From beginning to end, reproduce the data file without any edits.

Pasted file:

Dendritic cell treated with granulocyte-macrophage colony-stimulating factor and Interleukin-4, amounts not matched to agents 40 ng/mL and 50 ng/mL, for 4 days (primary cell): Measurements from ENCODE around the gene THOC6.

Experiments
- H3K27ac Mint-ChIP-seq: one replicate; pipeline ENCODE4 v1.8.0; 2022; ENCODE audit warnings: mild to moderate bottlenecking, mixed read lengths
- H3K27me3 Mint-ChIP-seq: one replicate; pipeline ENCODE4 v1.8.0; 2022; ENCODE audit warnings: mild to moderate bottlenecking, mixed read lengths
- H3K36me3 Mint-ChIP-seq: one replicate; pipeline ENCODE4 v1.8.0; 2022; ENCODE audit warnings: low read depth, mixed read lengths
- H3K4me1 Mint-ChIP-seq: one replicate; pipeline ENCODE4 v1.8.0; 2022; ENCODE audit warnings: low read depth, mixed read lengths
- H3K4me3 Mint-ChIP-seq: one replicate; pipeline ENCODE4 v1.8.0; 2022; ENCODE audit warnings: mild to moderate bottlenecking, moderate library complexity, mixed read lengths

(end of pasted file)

Dendritic cell treated with granulocyte-macrophage colony-stimulating factor and Interleukin-4, amounts not matched to agents 40 ng/mL and 50 ng/mL, for 4 days (primary cell): Measurements from ENCODE around the gene THOC6.

Experiments
- H3K27ac Mint-ChIP-seq: one replicate; pipeline ENCODE4 v1.8.0; 2022; ENCODE audit warnings: mild to moderate bottlenecking, mixed read lengths
- H3K27me3 Mint-ChIP-seq: one replicate; pipeline ENCODE4 v1.8.0; 2022; ENCODE audit warnings: mild to moderate bottlenecking, mixed read lengths
- H3K36me3 Mint-ChIP-seq: one replicate; pipeline ENCODE4 v1.8.0; 2022; ENCODE audit warnings: low read depth, mixed read lengths
- H3K4me1 Mint-ChIP-seq: one replicate; pipeline ENCODE4 v1.8.0; 2022; ENCODE audit warnings: low read depth, mixed read lengths
- H3K4me3 Mint-ChIP-seq: one replicate; pipeline ENCODE4 v1.8.0; 2022; ENCODE audit warnings: mild to moderate bottlenecking, moderate library complexity, mixed read lengths